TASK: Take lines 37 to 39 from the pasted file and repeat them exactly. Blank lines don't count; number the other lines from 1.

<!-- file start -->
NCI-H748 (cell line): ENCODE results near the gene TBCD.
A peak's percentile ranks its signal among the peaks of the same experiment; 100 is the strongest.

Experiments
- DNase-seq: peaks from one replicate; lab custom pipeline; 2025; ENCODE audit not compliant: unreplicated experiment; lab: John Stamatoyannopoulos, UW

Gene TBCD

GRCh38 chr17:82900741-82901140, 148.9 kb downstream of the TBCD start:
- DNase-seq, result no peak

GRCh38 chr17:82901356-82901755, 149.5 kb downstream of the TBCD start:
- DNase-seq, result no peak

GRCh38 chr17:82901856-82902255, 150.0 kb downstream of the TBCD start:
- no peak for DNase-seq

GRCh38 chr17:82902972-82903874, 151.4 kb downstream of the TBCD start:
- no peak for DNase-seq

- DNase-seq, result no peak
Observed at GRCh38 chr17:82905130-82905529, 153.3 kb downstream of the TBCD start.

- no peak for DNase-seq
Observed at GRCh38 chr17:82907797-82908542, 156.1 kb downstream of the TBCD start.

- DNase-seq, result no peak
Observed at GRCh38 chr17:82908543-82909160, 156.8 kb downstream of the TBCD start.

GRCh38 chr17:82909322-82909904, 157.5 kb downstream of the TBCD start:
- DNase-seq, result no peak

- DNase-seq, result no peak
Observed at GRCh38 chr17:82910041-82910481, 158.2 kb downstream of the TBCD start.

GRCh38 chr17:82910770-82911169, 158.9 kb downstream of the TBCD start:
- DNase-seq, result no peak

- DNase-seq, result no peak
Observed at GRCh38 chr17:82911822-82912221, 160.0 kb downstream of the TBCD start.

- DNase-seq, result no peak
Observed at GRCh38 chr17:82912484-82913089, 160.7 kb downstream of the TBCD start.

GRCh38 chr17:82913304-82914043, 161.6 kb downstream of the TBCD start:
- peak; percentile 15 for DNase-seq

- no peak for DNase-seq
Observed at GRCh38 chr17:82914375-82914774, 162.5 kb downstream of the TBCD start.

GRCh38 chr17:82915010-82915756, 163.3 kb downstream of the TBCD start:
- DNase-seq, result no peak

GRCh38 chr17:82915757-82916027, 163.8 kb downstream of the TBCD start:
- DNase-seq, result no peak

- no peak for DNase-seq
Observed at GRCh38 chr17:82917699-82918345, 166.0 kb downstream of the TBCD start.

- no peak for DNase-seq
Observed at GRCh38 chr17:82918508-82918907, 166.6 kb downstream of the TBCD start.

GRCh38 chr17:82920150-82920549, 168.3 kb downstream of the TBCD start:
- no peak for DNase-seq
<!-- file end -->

- DNase-seq, result no peak

- no peak for DNase-seq
Observed at GRCh38 chr17:82917699-82918345, 166.0 kb downstream of the TBCD start.